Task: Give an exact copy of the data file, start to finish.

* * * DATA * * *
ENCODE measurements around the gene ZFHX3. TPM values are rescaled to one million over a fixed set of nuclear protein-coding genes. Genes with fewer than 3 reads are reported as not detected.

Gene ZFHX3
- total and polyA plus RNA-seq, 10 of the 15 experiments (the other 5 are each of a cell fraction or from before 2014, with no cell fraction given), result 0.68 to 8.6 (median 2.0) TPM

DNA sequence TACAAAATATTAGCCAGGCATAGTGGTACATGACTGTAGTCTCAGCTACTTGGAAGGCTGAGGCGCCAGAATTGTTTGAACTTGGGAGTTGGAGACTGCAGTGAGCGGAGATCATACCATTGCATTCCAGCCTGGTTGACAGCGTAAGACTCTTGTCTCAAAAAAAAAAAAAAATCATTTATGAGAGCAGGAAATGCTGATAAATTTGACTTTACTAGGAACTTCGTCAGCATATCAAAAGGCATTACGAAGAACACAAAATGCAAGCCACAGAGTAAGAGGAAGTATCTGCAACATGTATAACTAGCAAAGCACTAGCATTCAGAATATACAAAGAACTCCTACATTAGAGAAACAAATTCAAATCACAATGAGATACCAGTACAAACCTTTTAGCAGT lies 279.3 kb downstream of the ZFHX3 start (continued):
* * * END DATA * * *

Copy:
ENCODE measurements around the gene ZFHX3. TPM values are rescaled to one million over a fixed set of nuclear protein-coding genes. Genes with fewer than 3 reads are reported as not detected.

Gene ZFHX3
- total and polyA plus RNA-seq, 10 of the 15 experiments (the other 5 are each of a cell fraction or from before 2014, with no cell fraction given), result 0.68 to 8.6 (median 2.0) TPM

DNA sequence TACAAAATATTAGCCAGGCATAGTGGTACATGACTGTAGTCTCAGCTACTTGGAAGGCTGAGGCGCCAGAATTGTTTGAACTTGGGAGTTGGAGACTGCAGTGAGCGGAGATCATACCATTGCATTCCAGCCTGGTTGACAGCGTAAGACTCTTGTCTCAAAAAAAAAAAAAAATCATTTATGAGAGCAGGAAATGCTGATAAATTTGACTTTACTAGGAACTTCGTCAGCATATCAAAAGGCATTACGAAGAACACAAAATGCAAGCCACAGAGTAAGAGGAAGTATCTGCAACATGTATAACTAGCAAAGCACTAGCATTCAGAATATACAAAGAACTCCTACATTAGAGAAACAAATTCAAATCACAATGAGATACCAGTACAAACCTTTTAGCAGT lies 279.3 kb downstream of the ZFHX3 start (continued):